Everything about them was state-of-the-art at the time. They were built around fully caged left-hand-drive bodyshells provided by BMW Motorsport

Neal also ran it in the 2000 Cup division of the Deutsche Tourenwagen Meisterschaft in 1993. That was pretty much the last hurrah for the car in terms of contemporary competition, until it re-emerged in 1997 when it was sold to a Swedish team — Team Mobimech — and run, with a 3.2-litre BMW six-cylinder engine — in the Swedish SLC Endurance Series from 1997 until 2003.

Lost and found

By this stage, the car was well into its ‘former glory’ state and could well have been lost for good had not Kiwi race-car restorer Rick Michels not been talking to a car-buying contact in the UK one day.

“I had arranged to buy several cars through him previously,” explains Rick, “and he mentioned that he had come across what he believed to be the ex-Harvey car — in quite a state — in Sweden.”

Never one to turn down a challenge when a Group A or BMW Super Tourer is concerned, Rick bought the car and then had it shipped to his Evolution Motorsport workshop in Invercargill.

Once the car was here, Rick was able both to verify its provenance and consider what to do with it.

“It had been converted to a Thunder Saloon, was cut about quite a bit, and had a fibreglass front and doors. The rear guards were cut well open to fit the massive wheels, there was no engine and about two-thirds of a gearbox. On a scale of one-to-ten where ‘one’ was a basket case and ‘ten’ was in concours condition, I’d say it was a ‘three’ … but the bones were there.”

So, as it turned out, was Warren Good. He already owned the Nissan Mobil 500 Wellington Street Race-winning 1989 Schnitzer BMW M3 and was also enjoying driving a contemporary E46 WTC car in the South Island Enduro Series.

He didn’t need another BMW race car. But there was something about the ex-Harvey car that piqued his interest, particularly now that it was literally just down the road from his Dunedin home.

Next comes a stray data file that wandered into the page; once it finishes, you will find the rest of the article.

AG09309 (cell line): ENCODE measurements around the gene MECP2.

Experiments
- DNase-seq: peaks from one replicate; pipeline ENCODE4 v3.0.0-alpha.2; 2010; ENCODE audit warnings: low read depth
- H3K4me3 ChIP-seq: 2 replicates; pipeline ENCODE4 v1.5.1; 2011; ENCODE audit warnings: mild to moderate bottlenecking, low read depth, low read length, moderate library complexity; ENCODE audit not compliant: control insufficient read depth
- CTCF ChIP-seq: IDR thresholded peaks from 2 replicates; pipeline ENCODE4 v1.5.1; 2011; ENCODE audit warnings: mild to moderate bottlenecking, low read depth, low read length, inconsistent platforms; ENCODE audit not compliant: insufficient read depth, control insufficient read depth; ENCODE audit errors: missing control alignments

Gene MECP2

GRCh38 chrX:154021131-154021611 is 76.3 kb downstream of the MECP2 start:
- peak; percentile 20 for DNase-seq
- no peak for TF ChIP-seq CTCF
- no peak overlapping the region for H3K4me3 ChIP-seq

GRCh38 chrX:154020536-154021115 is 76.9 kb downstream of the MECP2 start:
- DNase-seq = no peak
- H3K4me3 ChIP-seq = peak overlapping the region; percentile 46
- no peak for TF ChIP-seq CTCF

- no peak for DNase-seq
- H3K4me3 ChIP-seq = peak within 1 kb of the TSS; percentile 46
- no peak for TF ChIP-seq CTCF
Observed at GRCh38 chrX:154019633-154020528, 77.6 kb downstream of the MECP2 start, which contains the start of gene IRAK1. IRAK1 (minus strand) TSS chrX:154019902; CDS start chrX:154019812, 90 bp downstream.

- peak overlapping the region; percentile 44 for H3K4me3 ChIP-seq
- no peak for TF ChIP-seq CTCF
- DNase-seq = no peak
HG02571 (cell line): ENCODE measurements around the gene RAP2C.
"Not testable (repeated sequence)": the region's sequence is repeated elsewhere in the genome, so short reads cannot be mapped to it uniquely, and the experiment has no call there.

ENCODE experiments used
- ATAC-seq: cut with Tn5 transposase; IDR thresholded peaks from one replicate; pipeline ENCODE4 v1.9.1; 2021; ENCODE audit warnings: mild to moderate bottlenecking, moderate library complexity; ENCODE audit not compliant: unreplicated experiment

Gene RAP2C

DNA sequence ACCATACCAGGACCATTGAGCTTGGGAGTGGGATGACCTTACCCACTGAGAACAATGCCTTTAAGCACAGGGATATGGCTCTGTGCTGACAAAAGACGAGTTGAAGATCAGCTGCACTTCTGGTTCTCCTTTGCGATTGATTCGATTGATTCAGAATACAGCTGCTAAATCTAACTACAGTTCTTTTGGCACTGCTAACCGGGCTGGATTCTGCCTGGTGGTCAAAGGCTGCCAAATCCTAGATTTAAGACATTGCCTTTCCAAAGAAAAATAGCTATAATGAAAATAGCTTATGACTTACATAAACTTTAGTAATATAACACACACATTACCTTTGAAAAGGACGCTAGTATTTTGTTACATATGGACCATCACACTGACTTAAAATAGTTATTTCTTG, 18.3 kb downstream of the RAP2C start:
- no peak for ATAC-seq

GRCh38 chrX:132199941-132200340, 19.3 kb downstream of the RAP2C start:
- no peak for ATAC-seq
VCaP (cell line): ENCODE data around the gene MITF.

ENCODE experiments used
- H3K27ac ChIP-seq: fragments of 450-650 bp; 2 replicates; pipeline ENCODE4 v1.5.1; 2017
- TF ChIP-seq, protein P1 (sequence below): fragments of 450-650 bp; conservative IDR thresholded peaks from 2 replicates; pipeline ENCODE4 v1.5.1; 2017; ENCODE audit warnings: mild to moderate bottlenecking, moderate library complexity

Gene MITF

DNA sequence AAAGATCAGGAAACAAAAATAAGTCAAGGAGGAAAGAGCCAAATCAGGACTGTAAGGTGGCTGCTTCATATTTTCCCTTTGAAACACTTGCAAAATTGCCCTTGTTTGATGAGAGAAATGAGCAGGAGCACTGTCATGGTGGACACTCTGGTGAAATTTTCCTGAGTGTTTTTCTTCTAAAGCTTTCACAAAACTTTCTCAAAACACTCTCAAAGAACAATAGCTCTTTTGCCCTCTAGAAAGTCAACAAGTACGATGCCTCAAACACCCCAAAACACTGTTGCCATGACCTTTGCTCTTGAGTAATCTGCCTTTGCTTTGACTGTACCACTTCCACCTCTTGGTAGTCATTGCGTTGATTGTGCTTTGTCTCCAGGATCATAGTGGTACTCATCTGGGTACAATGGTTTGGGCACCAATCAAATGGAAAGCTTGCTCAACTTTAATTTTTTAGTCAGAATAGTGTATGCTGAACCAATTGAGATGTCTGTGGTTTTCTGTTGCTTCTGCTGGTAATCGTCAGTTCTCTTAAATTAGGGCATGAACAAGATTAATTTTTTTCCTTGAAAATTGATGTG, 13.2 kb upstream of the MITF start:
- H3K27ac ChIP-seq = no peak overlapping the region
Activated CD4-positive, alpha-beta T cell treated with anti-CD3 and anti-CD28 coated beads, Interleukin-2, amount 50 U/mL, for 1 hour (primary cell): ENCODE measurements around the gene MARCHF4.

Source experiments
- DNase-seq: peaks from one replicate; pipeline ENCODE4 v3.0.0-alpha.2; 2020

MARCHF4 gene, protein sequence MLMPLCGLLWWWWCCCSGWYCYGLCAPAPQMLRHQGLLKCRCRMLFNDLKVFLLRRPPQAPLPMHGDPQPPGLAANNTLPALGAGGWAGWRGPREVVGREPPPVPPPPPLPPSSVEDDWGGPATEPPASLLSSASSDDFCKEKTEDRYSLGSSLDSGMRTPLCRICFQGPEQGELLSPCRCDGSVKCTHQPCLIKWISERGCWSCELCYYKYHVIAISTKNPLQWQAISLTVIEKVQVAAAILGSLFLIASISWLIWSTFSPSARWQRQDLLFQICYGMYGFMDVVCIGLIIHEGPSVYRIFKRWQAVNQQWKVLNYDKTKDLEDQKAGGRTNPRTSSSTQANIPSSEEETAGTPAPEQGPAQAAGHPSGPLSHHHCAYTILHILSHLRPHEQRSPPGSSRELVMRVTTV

The project

“When I first got it here, I didn’t really have a plan to keep it or sell it,” explains Rick. “To be fair, too, it [the rebuild] took a lot longer than it should have because I was doing most of the work on it part-time and between a lot of other things going on at the same time. “I had a lot of help from Mark Quertier. He had to find a lot of the bits and fabricate even more. But we got it to a point where Warren could take over and complete a lot of the finer detail.”

Never one to turn down a challenge where a Group A or BMW super tourer is concerned, Rick went ahead and bought the car and then had it shipped to his Evolution Motorsport workshop in Invercargill

Since purchasing it, Warren has certainly put it to good use. He gave it its local debut at the annual MG Club Classic Race Meeting at Manfeild in 2015, before doing the Skope Classic and Evolution Motorsport historic meetings at Christchurch and Invercargill respectively in February 2016 He then shipped the car home to Great Britain for the annual HSCC Super Touring Challenge meetings at Brand Hatch and Silverstone later that year.

The response from fans, says Warren, was fantastic, many fondly remembering ‘Clifford the Dragon’ used by mouthwash manufacturer Listerine as part of its sponsorship of the two VLM cars.

Unfortunately, Tim Harvey was too busy with his role as a commentator with the contemporary BTCC series to attend either meeting, but Warren did get to show Steve Soper round the car.

Soper sat in it — for the first time since his clash with Cleland in 1992 — but admitted it wasn’t his favourite car of the era.

Harvey, on the other hand, has told Warren that it is definitely his and both hope one day to have its original driver back behind the wheel and turn some laps in it.

In the meantime, Warren and fellow Archibald’s Historic Touring Car Series driver Arran Black like nothing more than working on Warren’s two cars — he also owns the E30 BMW M3 that Black drives — in the off-season and travelling around the country in the summer, sharing the distinctive look and feel of their modern day classics with fans of the era in the rounds of the increasingly popular retro series.

As this issue of New Zealand Classic Car goes to press, Warren will also be racing one of the new-generation two-litre turbocharged TCR cars at the opening round of the South Island Endurance Series.

As much as he is looking forward to driving a modern, hi-tech car, come January he will be hankering to get back behind the wheel of his beloved BTCC-winning 1992-spec BMW 318is.

“What do I like most about it?” he ponders. “The fact that they are so basic and don’t have any electronic driver aids like the new cars. What you see is what you get. That mightn’t make them as easy to drive as a modern car, but get it right, even if it is just for a lap or two, and it is probably more rewarding.”